The social psychology of globalisation
How would you react seeing Chinese dumplings being served as a pizza topping? Besides the taste factor and visual presentation, this is an example of culture mixing where local and global cultures converge in the same place. This is also an illustration of how globalisation has become an unstoppable and potent force that impacts everyday life and international relations.
In the third Sir John Monash Lecture, Chinese University of Hong Kong (CUHK) Li Choh-Ming Professor of Psychology and Dean of Social Science, Professor Chiu Chi-yue addresses nuanced understandings of individuals’ psychological reactions to globalisation in different parts of the world. This includes social psychology, consumer research, organisational behaviour, political psychology and cultural psychology.
His lecture on “The Social Psychology of Globalisation” answers the questions of how people make sense of, and respond to globalisation and its sociocultural ramifications; how people defend their integrity of their heritage cultural identities against the culturally erosive effects of globalisation; and how individuals harness insights from their interactions with global cultures.
“Culture is very complex,” Prof Chiu said. “It consists of different elements; some which are materialistic, symbolic, and sacred – and people can actually recognise these distinct aspects. We found that if a symbol belongs to the material domain, people can tolerate the contamination of that symbol. However, if it is a sacred symbol of the culture, it cannot be changed.”
For example, if the “dumpling pizza” is introduced in a food festival (material), participants of the research were quite all right with that. If it was presented in a cultural festival (symbolic), people were bothered by it, but not as much as if it was introduced in the Qing Ming Festival (sacred), where participants thought was highly unacceptable.
What are the psychological consequences of this kind of experience? Do people tend to embrace cultural diversity in a global environment or do people tend to think globalisation is not for them?
“The experience of culture mixing in globalisation can create some very reactive responses. In our research, we try to distinguish two kinds of psychological responses to cultural mixing. The first kind of response is exclusionary responses, or hot responses, while the second is integrative responses, or cool responses,” Professor Chiu said.
“Exclusionary responses are based on emotional reactions to culture mixing; often times negative emotions based on the human fear of cultural contamination. However, sometimes people may also embrace cultural diversity and see culture as a kind of intellectual resource in which we can hope to create ideas.
“Integrative responses are highly inclusive and innovative. I can see a lot of potential in Monash University Malaysia’s campus for integrated reaction. This campus creates an opportunity for everyone to learn from other cultures and to take other cultures as intellectual resources and combine them to generate new knowledge,” he elaborated.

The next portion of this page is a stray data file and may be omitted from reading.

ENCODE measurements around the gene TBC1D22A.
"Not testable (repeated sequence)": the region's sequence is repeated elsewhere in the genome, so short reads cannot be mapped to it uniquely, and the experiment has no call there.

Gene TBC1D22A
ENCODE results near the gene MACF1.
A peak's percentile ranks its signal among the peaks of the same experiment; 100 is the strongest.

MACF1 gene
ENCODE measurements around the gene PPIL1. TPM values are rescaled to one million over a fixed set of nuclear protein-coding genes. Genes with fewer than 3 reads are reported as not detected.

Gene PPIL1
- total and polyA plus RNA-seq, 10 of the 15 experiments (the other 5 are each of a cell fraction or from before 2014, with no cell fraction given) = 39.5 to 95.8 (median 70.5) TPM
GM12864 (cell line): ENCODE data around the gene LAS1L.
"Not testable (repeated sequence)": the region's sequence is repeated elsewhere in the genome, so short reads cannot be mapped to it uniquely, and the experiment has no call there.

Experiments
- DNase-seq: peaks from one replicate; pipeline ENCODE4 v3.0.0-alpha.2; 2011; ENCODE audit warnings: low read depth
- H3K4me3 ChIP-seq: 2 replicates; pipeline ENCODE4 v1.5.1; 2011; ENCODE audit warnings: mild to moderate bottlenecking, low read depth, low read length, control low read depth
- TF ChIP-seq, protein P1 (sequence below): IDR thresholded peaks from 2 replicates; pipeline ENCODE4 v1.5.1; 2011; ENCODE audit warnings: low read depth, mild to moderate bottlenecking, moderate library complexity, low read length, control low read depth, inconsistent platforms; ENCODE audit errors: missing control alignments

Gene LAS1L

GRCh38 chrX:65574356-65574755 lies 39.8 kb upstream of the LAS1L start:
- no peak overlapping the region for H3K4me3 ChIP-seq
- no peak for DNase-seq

In his research, Prof Chiu demonstrated that exposure to multiple cultures in a global environment can create creativity. In one case study, showing American students pictures of Chinese culture has no effect on their creative performance. What is necessary to create a creative benefit is to present pictures of American and Chinese cultures at the same time.
“This is important because when you present both cultures at the same time, they start to make comparisons; they start to see there is something in another culture that is not there in their culture. It is then that they start to think if these ideas can be mixed together.
“Even after five to seven days later, we saw the exact same pattern. Imagine the psychological, cognitive and creative benefits this can result in this campus where students are exposed to ideas and people from different cultures in the same classroom,” Prof Chiu enthused.
“If you want to leverage on the multicultural environment to promote intellectual growth, you have to promote deep cultural learning,” he added. Deep learning means that one needs to truly understand the core values of another culture and how their practices are related to those core values.
“We need to be able to truly appreciate why a certain culture has its kinds of practices. This analysis will help students understand the cultural differences and at the same time, see that different practices are embedded in different ways of living,” Prof Chiu said.
At the end of the day, why do people want to preserve the integrity of their culture? And if you go a step further you will be asking, what is culture and why do we need culture?
“One of the reasons why we need culture is because it somehow offers an existential security to an individual. All the major religious traditions in the world have one common goal, and that is to disclose the meaning of existence. Culture offers a solution as sacred ideas in tradition tend to resonate with this human need,” Prof Chiu said.